Definition:

A bunion is a bone deformity caused by an enlargement of the joint at the base and side of the big toe (metatarsophalangeal joint). Bunions form when the toe moves out of place. The enlargement and its protuberance cause friction and pressure as they rub against footwear. The growing enlargement or protuberance then causes more irritation or inflammation. In some cases, the big toe moves toward the second toe and rotates or twists, which is known as Hallux Abducto Valgus. Bunions can also lead to other toe deformities, such as hammertoe.

Causes: Wearing shoes that are too tight. Bunions are not hereditary, but they do tend to run in families, usually because of a faulty foot structure. Foot injuries, neuromuscular problems,flat feet, and pronated feet can contribute to their formation. It is estimated that bunions occur in 33 percent of the population in Western countries.

Symptoms:

Many people with bunions suffer from discomfort and pain from the constant irritation, rubbing, and friction of the enlargement against shoes. The skin over the toe becomes red and tender. Because this joint flexes with every step, the bigger the bunion gets, the more it hurts to walk. Over time, bursitis or arthritis may set in, the skin on the bottom of the foot may become thicker, and everyday walking may become difficult—all contributing to chronic bunion pain.

Treatment:

Because they are bone deformities, bunions do not resolve by themselves. The goal for bunion treatment is twofold: first, to relieve the pressure and pain caused by irritations, and second to stop any progressive growth of the enlargement. Commonly used methods for reducing pressure and pain caused by bunions include:

  • The use of protective padding, often made from felt material, to eliminate the friction against shoes and help alleviate inflammation and skin problems.
  • Removal of corns and calluses on the foot.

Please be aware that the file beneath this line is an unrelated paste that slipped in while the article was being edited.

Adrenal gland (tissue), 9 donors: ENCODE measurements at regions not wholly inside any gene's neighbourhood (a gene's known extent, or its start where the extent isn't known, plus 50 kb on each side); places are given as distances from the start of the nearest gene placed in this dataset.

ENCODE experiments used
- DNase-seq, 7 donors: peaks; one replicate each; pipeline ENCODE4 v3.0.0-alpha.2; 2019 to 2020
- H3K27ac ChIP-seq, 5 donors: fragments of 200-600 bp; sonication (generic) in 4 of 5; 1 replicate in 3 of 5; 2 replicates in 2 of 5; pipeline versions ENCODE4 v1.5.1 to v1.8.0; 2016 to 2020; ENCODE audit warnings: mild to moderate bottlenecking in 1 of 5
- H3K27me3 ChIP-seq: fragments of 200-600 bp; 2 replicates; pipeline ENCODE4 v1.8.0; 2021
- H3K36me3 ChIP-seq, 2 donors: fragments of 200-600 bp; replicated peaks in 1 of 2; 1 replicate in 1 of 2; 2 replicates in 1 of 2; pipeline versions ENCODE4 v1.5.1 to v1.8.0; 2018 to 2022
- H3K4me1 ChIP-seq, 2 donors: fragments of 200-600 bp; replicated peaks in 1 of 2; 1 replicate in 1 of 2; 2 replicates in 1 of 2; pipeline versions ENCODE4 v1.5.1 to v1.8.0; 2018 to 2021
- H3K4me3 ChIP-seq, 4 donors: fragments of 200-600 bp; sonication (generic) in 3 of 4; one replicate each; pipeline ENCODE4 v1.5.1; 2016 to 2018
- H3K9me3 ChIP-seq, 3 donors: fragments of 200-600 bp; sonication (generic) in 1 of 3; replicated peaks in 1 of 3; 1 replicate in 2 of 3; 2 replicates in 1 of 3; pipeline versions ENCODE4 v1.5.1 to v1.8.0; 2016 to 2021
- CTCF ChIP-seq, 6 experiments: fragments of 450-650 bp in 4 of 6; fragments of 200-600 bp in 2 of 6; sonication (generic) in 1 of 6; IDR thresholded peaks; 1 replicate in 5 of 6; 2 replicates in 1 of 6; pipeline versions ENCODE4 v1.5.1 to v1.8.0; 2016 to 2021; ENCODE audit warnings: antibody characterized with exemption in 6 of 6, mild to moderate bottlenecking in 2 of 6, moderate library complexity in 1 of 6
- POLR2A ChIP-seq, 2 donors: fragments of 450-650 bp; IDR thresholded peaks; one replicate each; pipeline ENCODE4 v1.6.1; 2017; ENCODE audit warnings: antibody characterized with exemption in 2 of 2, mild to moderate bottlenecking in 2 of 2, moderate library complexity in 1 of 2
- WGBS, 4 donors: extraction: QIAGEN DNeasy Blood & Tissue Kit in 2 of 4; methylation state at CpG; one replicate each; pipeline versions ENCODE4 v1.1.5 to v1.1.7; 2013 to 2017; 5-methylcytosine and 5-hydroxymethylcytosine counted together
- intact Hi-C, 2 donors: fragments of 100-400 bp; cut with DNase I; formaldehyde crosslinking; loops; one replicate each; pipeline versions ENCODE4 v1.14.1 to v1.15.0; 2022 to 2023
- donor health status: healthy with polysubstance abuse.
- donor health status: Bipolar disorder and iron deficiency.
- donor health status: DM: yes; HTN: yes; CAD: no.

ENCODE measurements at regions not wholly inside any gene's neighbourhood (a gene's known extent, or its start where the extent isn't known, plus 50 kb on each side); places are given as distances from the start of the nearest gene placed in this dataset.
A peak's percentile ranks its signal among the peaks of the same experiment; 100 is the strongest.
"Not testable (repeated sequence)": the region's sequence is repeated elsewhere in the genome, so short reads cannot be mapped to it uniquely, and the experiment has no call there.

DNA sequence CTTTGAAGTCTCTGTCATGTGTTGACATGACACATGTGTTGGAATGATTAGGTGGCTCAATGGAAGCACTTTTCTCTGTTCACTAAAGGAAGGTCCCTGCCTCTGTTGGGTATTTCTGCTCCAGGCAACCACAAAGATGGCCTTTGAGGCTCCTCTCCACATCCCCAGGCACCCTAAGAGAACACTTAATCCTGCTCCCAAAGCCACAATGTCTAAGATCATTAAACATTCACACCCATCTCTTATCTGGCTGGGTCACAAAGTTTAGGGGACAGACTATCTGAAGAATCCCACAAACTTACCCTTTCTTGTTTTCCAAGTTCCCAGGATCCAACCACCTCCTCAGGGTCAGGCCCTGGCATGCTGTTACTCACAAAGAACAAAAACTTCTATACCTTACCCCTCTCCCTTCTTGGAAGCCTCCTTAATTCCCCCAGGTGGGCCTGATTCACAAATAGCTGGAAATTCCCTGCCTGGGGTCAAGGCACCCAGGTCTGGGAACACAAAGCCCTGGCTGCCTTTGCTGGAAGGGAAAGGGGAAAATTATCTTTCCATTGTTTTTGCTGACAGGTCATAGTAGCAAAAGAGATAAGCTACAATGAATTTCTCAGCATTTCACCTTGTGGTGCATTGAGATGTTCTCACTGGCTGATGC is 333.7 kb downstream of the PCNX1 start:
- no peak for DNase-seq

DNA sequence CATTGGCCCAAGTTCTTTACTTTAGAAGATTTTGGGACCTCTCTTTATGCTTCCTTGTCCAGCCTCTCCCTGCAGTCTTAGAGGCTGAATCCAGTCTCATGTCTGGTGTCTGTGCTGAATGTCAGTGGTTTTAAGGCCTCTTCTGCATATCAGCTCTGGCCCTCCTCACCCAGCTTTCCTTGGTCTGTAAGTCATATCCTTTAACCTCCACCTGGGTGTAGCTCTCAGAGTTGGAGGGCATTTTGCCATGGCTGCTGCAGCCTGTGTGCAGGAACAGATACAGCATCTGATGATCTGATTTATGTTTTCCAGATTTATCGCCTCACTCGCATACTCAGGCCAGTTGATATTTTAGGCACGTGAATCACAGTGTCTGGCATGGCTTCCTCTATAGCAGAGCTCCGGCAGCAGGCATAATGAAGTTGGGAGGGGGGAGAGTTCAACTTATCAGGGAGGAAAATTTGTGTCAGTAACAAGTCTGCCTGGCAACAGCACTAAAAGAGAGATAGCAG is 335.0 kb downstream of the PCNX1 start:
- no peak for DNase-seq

• Changing to carefully fitted footwear designed to accommodate the bunion and not contribute toward its growth.
  • Orthotic devices—both over-the-counter and custom made—to help stabilize the joint and place the foot in the correct position for walking and standing.
  • Exercises to maintain joint mobility and prevent stiffness or arthritis.
  • Splints for nighttime wear to help the toes and joint align properly. This is often recommended for adolescents with bunions, because their bone development may still be adaptable.

Surgical Procedures:

Depending on the size of the enlargement, misalignment of the toe, and pain experienced, conservative treatments may not be adequate to prevent progressive damage from bunions. In these cases, bunion surgery, known as a bunionectomy, may be advised to remove the bunion and realign the toe.

Prevention:

Wearing appropriate fitting shoes and custom orthotics.

When to Contact a Podiatrist:

If you experience pain, swelling, redness or shoe gear irritation.

before bunionectomy

after bunionectomy

bunions & bunion surgery

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© 2016 Associated Podiatrists, Inc. All rights reserved.

ASSOCIATED PODIATRISTS

  • Will I have pain after surgery?
    Generally, patients have little to no pain after bunion surgery. Those that do control it with pain medication and it generally resolves within a week. We also use cooling devices that circulate ice water around your foot and help decrease swelling.
  • Will I have a scar?
    Yes. There is a small scar associated with bunion surgery. However, our doctors use very precise and cosmetic closure techniques that minimize any scaring, as can be seen in our before and after photos.
  • Can I walk?
    Most procedures do allow for immediate ambulation in a boot.
  • Can I have surgery on both feet at the same time?
    We generally advise against this as it severely limits your mobility and increases post surgical risks.
  • Do I have to stay overnight?
    Bunion surgery is an ambulatory, elective procedure. You have the surgery and are able to go home the same day, Usually, within a matter of hours.
  • How long until I can wear boots again? Heels?
    Most patients transition to a sneaker around 5-6 weeks after surgery and then boots and heels 8-10 weeks after. It is important to note that if you have limitation of motion before surgery, it will limey remain after. Realistic expectations about shoe gear are imperative to a successful procedure.
  • Will my bunion ever grow back/ re-form after the surgery?
    It is possible for a deformity to return. However, we minimize this by using stable fixation techniques that are both stable and lasting.
  • Does Insurance cover the cost of the surgery?
    Most insurances cover the cost of bunion surgery. You can consult with one of our office managers regarding your responsibilities and coverages.

what to expect after bunion surgery:

© 2016 Associated Podiatrists, Inc. All rights reserved.

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